Thank-you once again, I look forward to seeing you next year if he makes it in again.
Thank you for all of the updates on the SFU Summer Camp for students who have Aboriginal ancestry. Stephen emailed me at the end of July to say he had the most enjoyable summer ever. It is so wonderful that you provide students with this great opportunity. I believe it changes lives and I do hope it continues.
Thank you again for all you do,
Aboriginal Education Asst.
Just wanted to say that I had a really good time with the group yesterday - there were really engaged, lots of questions and discussions!
- Dr. Howard Trottier, Department of Physics
It was a great experience. You and your team are doing such important work. The students are gaining so much. What a honour to be part of this.
-Ms. Loretta Todd, Filmmaker
I was so moved by the closing ceremony of today. How talented the students are, how eager they want to learn, their initiative, kindness . . .
-Ms. Fumiko Suzuki, Retired Engineer
Here are the collaborative poems the English classes made during my visit.
Thanks for the opportunity to meet the group, and good luck with fundraising for next year!
- Ms. Joanne Arnott, Poet
As a volunteer for this year's math camp, I assisted Jordan Forseth in his classroom by providing students with extra one-on-one support. I found this experience to be extremely rewarding. Each of the students had something unique and wonderful to offer the classroom community. All students maintained a positive attitude throughout their time together, and it was clear that many strong friendships were built during this time. Jordan's easy-going attitude and sense of humour was well-received by the students - they clearly enjoyed their time in his classroom. I was pleased to witness several students who arrived early to class just to get a head start on their math problems. Both the students and the teacher were dedicated to success, making my own experience working with them a very positive one. I am confident that each of the students who attended the camp has a bright future ahead of them as they continue their academic journey and beyond.
- Ms. Alana Blake, Student in The Professional Development Program (PDP) at SFU
I feel so fortunate to have been able to be a part of the SFU Academic Summer Camp for Aboriginal Students. Over the past four weeks I have had the pleasure of helping an incredible group of students improve their understanding and confidence in mathematics and have been impressed by how far each and every student has come over the course of the program. No matter what level each student started at they have all improved their understanding of mathematical concepts through their own hard-work and desire to learn. I was also impressed by the work ethic that each and every student has shown; often there is at least one student, if not more who arrive in the classroom early to ask questions or begin working ahead on the math lesson for the day. It is truly a testament to their commitment that they are there and working hard not because they have to but because they want to. In addition, each day we take a little bit of time out of the lesson to have some fun and work on problem solving skills. I think this part of our math lessons has been the most rewarding for me as a volunteer because these activities allow everyone to come together and collaborate to find a solution to the day’s problem. Often the students will surprise all of us by putting forth brilliant ideas or solutions that we as teachers never considered before which makes the activity that much more interesting for everyone as we discuss the multiple ways to approach a problem. Overall, I think this camp has been a wonderful experience for everyone involved and I can only express my absolute admiration for how hard each and every student has worked to improve themselves over the last month and I believe that their hard work in apparent when you take into consideration the starting and ending points of each student in the program.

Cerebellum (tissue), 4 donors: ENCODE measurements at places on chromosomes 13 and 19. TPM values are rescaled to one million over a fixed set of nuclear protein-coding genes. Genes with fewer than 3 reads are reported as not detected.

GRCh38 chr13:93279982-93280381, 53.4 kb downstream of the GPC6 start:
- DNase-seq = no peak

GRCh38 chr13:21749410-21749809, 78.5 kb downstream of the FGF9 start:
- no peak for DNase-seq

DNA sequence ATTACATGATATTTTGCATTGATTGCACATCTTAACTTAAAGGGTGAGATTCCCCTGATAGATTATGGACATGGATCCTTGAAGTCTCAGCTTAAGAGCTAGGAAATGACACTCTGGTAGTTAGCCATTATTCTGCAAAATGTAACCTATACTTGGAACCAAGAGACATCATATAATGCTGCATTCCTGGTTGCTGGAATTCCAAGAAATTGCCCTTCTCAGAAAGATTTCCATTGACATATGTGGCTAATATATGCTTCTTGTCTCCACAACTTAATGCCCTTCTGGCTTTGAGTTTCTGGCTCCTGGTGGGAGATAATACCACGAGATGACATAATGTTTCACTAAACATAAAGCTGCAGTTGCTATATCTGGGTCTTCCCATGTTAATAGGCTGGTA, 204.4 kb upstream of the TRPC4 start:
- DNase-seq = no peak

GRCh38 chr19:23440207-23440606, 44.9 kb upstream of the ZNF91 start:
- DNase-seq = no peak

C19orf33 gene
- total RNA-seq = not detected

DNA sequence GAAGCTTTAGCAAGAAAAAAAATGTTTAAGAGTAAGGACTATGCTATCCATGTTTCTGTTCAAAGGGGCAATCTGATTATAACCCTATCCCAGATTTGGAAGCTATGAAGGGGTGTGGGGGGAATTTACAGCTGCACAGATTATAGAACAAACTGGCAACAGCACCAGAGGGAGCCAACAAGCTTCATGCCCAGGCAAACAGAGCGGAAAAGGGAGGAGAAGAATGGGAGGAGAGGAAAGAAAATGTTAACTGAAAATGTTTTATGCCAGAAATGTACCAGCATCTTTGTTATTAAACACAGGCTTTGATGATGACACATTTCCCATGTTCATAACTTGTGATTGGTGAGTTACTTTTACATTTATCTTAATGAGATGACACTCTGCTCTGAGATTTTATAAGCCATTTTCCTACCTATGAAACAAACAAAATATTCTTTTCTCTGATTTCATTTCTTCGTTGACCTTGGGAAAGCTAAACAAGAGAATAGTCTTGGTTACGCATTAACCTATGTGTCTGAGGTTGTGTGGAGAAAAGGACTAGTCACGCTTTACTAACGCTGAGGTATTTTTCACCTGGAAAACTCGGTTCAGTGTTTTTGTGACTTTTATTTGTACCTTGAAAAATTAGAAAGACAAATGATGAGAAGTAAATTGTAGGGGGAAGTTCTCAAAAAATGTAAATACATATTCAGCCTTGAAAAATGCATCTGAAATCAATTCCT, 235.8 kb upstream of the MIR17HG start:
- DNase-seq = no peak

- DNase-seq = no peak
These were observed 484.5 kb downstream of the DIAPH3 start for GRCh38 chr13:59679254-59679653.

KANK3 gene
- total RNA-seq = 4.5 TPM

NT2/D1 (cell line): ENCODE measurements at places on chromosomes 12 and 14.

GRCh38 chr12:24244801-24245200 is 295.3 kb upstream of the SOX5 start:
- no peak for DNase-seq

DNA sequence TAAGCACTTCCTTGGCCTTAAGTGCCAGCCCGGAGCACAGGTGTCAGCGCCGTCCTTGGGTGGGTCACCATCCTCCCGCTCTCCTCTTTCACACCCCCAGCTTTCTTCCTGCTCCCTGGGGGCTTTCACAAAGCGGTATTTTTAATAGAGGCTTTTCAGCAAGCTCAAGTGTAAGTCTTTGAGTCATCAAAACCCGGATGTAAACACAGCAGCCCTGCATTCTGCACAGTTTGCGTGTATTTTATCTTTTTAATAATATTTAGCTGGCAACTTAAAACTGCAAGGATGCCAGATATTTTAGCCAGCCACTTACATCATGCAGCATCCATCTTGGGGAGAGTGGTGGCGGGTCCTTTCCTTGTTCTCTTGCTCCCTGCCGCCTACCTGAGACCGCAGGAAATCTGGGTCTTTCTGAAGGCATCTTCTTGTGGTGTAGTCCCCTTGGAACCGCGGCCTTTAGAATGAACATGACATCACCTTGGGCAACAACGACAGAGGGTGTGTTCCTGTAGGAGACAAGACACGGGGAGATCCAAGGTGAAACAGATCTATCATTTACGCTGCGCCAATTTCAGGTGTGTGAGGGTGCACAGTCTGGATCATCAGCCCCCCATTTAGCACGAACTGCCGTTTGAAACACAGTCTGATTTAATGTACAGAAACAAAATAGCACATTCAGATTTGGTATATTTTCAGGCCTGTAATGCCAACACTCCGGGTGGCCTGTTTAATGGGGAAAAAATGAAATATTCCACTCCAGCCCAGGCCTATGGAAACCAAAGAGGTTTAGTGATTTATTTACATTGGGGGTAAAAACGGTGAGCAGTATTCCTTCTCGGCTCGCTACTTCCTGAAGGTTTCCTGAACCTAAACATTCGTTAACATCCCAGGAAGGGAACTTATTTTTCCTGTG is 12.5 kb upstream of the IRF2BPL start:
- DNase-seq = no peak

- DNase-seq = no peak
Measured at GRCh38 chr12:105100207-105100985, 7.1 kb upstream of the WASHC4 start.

- Ms. Alannah Blouin-Summers, Student in The Professional Development Program (PDP) at SFU
Over the past 5 weeks, I have learned so much being involved with this camp. The students involved in this camp are great kids and full of energy. They are confident but if they struggle, they are not afraid to ask for help. I think this is very important because many adults are afraid to ask for help when they need it. I feel this camp gives a very safe and welcoming environment where these students can be comfortable enough to express their emotions and ask questions. I have really enjoyed helping and learning from these students. I learned new ways of explaining concepts and helping students with math problems. Sometimes, I found it difficult to explain concepts that I already know very well but that allowed me to learn as well. I learned that not all students will understand the first time through or even believe you when you are explaining how to do a problem but that taught me to think of new ways and to prove what I was doing was true. It was amazing to see students understand concepts that they have struggled with in the past. They would look proud and have a sense of accomplishment. This camp is a great opportunity. Many of these students might have given up on math because they struggled so much in the school year. I feel this camp helps students get help with many challenging concepts so they can do better in the school year and can continue taking math throughout their high school education.
- Ms. Kim Hinton, SFU Alumna